We cannot keep taking water for granted

The boil water advisory issued to Crofton water users on Wednesday brought home just how important clean, fresh water is

The boil water advisory issued to Crofton water users on Wednesday brought home just how important clean, fresh water is to life as we know it.

This particular boil advisory is the result of a leak in a supply line that brings the water from the Cowichan River to Catalyst Mill, which treats the water for users in the area.

In a few days, the leak will be corrected and things will go back to normal.

Many, many places have no such luxury.

Lake Cowichan water users have endured boil order after boil order for years now as they look for funding to upgrade their systems.

Other places in Canada have been under boil advisories for upwards of a decade.

At any one time, there are more than 1,000 communities where people cannot consume the water from their taps without boiling it first.

It seems almost unthinkable that this is the state we find ourselves in, living in a First World country like Canada.

It’s not as if water has traditionally been scarce here.

But perhaps that’s part of the problem. In Canada, we take our continued access to water for granted. Many of us live either on a coastline or in proximity to a lake.

We tend to think that water is something that’s always been there and will always continue to be there in the future, no matter what we do.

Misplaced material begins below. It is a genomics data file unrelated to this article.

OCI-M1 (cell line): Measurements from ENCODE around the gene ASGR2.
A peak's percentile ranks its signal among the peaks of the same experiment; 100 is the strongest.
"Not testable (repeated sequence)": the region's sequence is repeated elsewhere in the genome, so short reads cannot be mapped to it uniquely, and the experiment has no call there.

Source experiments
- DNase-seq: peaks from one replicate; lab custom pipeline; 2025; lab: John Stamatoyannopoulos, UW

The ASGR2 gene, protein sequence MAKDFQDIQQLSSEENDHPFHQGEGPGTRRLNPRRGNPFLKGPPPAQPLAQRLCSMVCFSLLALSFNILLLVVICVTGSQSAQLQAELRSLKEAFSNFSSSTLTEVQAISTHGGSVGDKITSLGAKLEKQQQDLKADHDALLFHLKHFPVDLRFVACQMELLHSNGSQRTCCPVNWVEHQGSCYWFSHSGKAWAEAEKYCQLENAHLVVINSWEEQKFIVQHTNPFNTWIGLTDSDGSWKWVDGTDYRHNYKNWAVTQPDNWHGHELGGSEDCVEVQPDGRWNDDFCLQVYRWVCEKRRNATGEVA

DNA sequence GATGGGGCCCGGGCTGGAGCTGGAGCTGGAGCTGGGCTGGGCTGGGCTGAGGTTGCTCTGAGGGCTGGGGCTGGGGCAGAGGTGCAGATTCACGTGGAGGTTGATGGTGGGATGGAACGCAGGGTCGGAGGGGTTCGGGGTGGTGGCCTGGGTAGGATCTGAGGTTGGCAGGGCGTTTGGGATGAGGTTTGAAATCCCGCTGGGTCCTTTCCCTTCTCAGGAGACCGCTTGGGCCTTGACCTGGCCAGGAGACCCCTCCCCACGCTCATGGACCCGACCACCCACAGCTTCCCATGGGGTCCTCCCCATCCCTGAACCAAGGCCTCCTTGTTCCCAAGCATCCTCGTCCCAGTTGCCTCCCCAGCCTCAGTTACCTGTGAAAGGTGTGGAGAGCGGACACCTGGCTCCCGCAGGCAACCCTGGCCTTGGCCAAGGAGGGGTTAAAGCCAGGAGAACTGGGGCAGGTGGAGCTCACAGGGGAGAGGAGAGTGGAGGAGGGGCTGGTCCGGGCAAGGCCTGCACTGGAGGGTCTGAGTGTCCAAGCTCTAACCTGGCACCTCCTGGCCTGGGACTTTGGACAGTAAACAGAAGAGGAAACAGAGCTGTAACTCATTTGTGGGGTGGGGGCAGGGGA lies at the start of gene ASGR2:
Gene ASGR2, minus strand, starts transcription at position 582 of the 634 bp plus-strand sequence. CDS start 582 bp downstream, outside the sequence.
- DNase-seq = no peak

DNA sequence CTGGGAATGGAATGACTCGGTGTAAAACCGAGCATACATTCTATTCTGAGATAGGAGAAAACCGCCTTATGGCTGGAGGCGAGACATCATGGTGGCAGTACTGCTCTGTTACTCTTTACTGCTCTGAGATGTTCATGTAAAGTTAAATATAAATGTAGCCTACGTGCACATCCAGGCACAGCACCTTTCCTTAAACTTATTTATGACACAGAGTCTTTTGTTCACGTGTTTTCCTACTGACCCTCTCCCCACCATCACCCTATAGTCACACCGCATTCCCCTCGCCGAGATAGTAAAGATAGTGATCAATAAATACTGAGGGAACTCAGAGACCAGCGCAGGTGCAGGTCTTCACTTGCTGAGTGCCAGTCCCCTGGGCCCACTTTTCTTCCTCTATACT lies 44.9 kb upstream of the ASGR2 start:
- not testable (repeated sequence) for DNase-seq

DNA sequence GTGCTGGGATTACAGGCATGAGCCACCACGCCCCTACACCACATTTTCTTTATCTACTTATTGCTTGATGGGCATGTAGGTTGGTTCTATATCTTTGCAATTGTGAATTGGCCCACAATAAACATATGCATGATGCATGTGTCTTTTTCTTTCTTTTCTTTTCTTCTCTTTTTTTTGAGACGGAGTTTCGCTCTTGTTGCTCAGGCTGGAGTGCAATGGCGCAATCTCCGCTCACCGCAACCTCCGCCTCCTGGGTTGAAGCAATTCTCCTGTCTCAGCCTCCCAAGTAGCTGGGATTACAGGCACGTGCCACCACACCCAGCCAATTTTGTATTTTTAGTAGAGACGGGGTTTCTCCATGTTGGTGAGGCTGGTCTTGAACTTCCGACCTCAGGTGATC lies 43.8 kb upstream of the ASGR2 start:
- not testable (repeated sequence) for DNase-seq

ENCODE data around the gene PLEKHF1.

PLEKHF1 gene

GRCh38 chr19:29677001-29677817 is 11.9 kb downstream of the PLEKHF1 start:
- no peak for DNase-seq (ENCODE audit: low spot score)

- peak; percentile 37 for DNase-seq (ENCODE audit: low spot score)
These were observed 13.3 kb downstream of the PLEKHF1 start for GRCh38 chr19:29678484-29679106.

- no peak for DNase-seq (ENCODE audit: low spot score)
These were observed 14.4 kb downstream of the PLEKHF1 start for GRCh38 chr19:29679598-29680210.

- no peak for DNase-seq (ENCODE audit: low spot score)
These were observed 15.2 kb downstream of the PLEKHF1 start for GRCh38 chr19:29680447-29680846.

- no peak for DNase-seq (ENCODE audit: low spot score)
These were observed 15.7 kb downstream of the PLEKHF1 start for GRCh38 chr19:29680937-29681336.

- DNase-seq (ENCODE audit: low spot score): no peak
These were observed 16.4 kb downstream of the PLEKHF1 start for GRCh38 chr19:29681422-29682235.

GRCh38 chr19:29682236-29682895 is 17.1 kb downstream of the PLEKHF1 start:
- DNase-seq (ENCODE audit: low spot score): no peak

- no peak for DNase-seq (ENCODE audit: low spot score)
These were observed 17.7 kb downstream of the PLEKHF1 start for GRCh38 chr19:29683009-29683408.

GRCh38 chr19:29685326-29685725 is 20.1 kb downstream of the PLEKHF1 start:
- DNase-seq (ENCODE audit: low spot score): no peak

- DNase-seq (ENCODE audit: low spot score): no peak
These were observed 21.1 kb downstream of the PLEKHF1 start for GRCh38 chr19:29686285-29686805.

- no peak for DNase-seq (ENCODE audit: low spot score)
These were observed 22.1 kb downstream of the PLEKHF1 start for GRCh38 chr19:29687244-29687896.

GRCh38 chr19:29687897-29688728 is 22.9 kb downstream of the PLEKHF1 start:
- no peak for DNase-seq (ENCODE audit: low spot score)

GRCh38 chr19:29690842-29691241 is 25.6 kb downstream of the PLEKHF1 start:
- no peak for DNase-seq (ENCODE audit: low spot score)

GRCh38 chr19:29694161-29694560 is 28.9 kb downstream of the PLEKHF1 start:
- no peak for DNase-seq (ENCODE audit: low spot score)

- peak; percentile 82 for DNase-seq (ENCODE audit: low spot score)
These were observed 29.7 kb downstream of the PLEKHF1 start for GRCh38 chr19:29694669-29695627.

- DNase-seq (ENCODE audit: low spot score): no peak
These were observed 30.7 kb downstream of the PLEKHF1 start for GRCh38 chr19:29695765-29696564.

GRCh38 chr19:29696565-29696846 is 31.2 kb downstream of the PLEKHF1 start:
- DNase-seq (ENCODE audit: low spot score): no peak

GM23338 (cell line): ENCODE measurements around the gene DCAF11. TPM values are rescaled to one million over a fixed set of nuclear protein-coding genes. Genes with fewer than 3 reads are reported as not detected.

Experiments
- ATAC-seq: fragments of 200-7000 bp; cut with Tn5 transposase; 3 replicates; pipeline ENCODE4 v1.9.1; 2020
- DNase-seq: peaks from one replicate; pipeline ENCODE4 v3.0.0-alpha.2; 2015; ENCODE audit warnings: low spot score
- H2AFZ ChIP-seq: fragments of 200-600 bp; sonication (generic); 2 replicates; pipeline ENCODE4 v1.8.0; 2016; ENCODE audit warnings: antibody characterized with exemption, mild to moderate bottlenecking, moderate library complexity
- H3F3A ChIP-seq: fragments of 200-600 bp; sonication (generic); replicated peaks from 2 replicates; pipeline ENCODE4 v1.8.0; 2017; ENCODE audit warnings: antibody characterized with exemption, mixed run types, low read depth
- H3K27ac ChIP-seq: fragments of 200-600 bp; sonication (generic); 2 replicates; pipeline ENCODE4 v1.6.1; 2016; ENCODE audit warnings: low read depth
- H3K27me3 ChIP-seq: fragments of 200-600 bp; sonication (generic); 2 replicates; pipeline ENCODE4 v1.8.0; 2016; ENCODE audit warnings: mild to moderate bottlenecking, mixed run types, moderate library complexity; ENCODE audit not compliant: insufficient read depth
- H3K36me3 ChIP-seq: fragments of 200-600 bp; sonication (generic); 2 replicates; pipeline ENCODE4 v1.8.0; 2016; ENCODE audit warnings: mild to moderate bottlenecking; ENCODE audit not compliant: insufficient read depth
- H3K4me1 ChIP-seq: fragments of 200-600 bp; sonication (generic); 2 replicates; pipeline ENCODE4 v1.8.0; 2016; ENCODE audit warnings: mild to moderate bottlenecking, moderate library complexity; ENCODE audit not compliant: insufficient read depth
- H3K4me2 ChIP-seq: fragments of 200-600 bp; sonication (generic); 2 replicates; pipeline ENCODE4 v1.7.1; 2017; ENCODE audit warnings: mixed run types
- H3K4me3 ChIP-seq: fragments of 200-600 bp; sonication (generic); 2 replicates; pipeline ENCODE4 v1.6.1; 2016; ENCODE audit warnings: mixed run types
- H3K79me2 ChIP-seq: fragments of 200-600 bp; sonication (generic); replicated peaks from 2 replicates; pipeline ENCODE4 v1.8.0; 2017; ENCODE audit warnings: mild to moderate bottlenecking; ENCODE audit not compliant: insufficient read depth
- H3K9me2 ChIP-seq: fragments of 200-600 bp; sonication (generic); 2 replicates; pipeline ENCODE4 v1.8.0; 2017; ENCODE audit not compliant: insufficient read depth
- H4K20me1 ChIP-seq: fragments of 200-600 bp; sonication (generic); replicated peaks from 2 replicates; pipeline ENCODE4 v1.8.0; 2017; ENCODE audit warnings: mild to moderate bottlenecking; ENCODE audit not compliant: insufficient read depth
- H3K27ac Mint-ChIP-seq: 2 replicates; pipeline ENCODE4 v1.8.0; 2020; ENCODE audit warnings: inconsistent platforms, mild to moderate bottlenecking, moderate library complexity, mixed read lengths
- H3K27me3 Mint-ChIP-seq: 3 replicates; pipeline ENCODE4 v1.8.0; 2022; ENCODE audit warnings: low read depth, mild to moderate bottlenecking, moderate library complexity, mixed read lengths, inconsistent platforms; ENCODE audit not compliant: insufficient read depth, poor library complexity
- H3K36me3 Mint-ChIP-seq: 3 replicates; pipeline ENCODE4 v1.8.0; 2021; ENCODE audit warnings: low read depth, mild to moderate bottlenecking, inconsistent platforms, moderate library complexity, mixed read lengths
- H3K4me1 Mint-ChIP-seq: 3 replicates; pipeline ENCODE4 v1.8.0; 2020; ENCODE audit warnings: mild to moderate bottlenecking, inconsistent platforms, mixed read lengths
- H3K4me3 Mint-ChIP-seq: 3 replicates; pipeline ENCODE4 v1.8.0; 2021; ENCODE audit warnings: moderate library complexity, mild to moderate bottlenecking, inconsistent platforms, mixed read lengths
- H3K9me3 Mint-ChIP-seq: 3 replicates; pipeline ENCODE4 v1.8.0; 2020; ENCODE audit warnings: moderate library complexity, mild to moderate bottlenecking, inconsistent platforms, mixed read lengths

This, of course, is not the case at all.

We are badly polluting and contaminating much of the water that’s available to us, whether it’s dumping raw sewage into it as a treatment method for our waste, like Victoria, or allowing it to be sullied by agricultural and industrial runoff.

Or there’s simply the sheer amount of garbage we as individuals throw into it every day.

Try going to a beach in Cowichan and take note sometime of the disgusting number of cans and bits of plastic that litter the shore and float in the water tangled in the kelp and driftwood.

Just looking at what we send out with the tide it is not hard at all to believe the reports of the giant floating islands of plastic the size of Canadian provinces that clog areas of our great oceans, killing the sea life that tries to feed on it.

The detritus of our consumer lives is killing our planet — not so slowly.

It will continue to hit closer and closer to home if we do not enshrine in legislation at every level of government our rights when it comes to access to clean, potable water. Many would no doubt be surprised at the protections we don’t have at the moment.

And don’t even think of wholesale water privatization. That’s a deep dive into destruction.